Ripple's No-Nonsense Approach to Writing

Ripple's No-Nonsense Approach to Writing

Chapter 1

by: _Ripple_
I, my dear Quibblonians, shamefully admit that I am an awful procrastinator. Like you, I have scoured the internet for secret documents, old wives-tales, countless tips and tricks that will help me to avoid the curse that is Writer's-Block, and despite my efforts, I still suffer from the affliction. Since you, dear Quibblonian, are reading this, then I assume that you suffer from the same curse.

After much soul-searching, I have reached the conclusion that there is no easy way to cure Writer's-Block, but that there is one, fool-proof way to rid your self of the curse. I have dubbed it 'Ripple's No-Nonsense Approach to Writing', and I'm afraid you're not going to like it.

The solutions that I generally come across in search of cures are things like listening to music, going for a walk, reading a book, day-dreaming, etc...

I disagree with all of these things.

Pauses while audience gasps in shock.

That's right, Quibblonians! I view these things as little more than distractions that get in the way of the stream of beautifully-crafted words that would otherwise be flowing from your fingertips! I see you rising from your seats, pointing pitchforks in my direction, jeering and screaming obscenities. Before you start throwing flaming torches...I'd like you to picture a scenario.

You are alone, the house is quiet, there are no distractions around you, staring at a blank page. Your fingers, which were so recently itching to write, seem strangely lifeless. Your mind, which was once brimming with schemes and sub-plots is empty. You want to write. You know that you must write, but the words aren't just what do you do? Well, you need inspiration, and the most inspiring thing you can think of is music, so you take a few minutes to listen to whatever song is bouncing off of the walls of your head...then, maybe, because your mind is still blank, you listen to another song. What harm can it do, after all?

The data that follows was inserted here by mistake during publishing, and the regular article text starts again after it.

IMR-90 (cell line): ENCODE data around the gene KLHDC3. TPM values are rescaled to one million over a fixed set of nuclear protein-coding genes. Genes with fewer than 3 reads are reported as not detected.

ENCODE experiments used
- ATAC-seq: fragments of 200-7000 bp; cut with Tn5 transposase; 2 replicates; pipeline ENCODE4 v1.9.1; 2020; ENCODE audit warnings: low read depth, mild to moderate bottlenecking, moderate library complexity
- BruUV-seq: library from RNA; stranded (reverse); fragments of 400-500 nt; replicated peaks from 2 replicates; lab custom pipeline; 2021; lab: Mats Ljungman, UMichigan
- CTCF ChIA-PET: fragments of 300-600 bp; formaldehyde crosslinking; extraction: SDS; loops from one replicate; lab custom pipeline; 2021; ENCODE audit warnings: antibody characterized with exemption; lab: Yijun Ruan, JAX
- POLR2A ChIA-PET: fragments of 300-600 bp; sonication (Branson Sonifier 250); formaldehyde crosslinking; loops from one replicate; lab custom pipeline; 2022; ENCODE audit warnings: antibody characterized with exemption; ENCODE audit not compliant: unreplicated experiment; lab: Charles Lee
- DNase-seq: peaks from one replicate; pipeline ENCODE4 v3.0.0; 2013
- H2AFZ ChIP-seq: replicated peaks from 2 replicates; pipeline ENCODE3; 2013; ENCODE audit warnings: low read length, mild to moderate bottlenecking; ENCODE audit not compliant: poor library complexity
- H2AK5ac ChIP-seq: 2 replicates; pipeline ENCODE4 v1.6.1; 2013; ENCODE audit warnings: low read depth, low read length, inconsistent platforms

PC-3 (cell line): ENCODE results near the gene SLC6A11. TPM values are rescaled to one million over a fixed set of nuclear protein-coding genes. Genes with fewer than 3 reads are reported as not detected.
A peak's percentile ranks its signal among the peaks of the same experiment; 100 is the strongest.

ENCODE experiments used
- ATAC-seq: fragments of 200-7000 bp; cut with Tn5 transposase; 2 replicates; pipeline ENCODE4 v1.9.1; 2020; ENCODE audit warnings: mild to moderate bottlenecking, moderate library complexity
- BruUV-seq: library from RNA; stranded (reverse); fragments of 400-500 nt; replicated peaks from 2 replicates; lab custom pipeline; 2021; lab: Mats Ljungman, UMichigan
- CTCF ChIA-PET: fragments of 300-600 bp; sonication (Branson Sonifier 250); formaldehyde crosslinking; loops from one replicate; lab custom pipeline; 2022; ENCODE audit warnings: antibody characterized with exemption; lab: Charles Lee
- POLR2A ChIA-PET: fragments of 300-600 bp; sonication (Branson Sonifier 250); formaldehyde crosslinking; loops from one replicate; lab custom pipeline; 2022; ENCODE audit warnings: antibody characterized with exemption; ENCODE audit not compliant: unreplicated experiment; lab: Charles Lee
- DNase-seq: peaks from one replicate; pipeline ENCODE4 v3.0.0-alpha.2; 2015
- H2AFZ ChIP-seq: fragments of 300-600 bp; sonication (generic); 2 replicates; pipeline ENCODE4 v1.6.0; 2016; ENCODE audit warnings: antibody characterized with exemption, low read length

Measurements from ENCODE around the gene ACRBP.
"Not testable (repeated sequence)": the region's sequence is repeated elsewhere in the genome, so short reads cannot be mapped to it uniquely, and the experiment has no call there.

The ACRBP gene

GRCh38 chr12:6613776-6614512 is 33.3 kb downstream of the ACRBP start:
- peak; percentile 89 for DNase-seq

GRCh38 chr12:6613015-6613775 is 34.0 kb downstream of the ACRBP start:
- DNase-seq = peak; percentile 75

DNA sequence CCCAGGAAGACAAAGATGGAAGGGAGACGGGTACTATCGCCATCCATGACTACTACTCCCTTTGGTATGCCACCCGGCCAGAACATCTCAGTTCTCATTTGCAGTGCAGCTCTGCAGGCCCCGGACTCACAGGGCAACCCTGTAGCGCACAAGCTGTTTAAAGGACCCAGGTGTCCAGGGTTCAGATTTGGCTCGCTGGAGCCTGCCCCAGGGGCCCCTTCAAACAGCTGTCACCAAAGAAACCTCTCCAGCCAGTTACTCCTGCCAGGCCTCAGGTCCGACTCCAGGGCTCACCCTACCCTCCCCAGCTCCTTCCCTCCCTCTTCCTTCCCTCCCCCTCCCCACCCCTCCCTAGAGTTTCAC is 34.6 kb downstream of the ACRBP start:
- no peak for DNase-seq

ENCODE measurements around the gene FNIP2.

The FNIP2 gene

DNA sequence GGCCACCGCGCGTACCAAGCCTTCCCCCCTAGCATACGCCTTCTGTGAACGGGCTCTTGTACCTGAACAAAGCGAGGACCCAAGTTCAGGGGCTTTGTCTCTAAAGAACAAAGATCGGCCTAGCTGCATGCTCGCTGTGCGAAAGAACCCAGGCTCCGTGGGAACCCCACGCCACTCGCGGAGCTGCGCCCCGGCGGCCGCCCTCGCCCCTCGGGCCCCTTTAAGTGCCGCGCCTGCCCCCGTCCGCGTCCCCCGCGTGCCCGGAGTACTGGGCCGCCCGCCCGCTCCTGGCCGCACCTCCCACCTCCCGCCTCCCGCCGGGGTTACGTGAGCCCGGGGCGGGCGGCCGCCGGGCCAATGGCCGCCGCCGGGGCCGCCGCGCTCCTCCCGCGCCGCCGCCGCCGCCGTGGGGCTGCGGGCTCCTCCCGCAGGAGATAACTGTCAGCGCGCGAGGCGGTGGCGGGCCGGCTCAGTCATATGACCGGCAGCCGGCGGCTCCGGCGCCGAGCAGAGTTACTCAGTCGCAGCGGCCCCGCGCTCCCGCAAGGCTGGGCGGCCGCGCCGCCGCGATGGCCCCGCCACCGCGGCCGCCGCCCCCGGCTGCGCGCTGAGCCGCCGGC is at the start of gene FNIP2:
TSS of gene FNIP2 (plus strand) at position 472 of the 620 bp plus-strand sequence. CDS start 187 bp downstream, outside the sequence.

Soon, you realise that you can't keep listening to music forever. You turn to your page again, and then- you're thirsty. Well, okay, maybe you're not exactly thirsty, but you feel like getting something to drink, anyway, or maybe even something to get up, drag yourself into the kitchen, and somehow, another five minutes slips by.

While obtaining sustenance, the hidden distractions of your household have distracted you, drawing you further away from your story. Maybe you're drawn to something outside, and find yourself going for a walk...or you maybe, you find yourself thinking about the last episode of Breaking Bad. Somehow, you find yourself distracted, but it's harmless, right? It'll just inspire you! You're certain that something will suddenly jog your mind, bringing back the words that escaped you earlier. Whatever excuse you may find, the minutes drag on...and on...and on, until suddenly, it hits you: this isn't inspiration, you're procrastinating! All of this time- wasted! You rush back to the page, your heart thumping in your chest, and your eyes land on the spotless page, relieved to see that it remains safe and sound, just as you left it...but what now?

What now?

A question asked for centuries, by philosophers and writers alike. Ladies and Gentlemen, here is your long-awaited solution to the question to end all questions. My simple, two-step plan of action:

1. Ask yourself: What are you going to write?

2. Write.

Ah, did I say the plan was simple? Miscommunication- sorry. I meant excruciating. Like I said, this is the foolproof, but certainly not the easy way around Writer's-Block. Some of you may be staring at me in disbelief right about now, feeling scandalised, but before you throw those flaming torches...let me quote the mighty Phillip Pullman's opinion of writer's block.

"I don't believe in it. All writing is difficult. The most you can hope for is a day when it goes reasonably easily. Plumbers don't get plumber's block, and doctors don't get doctor's block; why should writers be the only profession that gives a special name to the difficulty of working, and then expects sympathy for it?"

Harsh words...but the first time I read them, I took them to heart, and haven't forgotten them since.